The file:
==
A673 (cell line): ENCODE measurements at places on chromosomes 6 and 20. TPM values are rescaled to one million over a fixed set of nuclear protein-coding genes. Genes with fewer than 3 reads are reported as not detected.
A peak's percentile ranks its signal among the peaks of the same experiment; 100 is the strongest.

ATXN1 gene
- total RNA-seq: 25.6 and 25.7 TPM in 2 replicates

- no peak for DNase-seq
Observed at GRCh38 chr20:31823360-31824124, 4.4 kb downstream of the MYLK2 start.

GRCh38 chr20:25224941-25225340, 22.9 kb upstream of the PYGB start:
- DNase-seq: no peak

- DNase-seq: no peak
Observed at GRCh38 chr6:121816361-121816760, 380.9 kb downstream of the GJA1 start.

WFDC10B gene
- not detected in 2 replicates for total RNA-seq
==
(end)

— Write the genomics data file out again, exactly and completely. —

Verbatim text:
A673 (cell line): ENCODE measurements at places on chromosomes 6 and 20. TPM values are rescaled to one million over a fixed set of nuclear protein-coding genes. Genes with fewer than 3 reads are reported as not detected.
A peak's percentile ranks its signal among the peaks of the same experiment; 100 is the strongest.

ATXN1 gene
- total RNA-seq: 25.6 and 25.7 TPM in 2 replicates

- no peak for DNase-seq
Observed at GRCh38 chr20:31823360-31824124, 4.4 kb downstream of the MYLK2 start.

GRCh38 chr20:25224941-25225340, 22.9 kb upstream of the PYGB start:
- DNase-seq: no peak

- DNase-seq: no peak
Observed at GRCh38 chr6:121816361-121816760, 380.9 kb downstream of the GJA1 start.

WFDC10B gene
- not detected in 2 replicates for total RNA-seq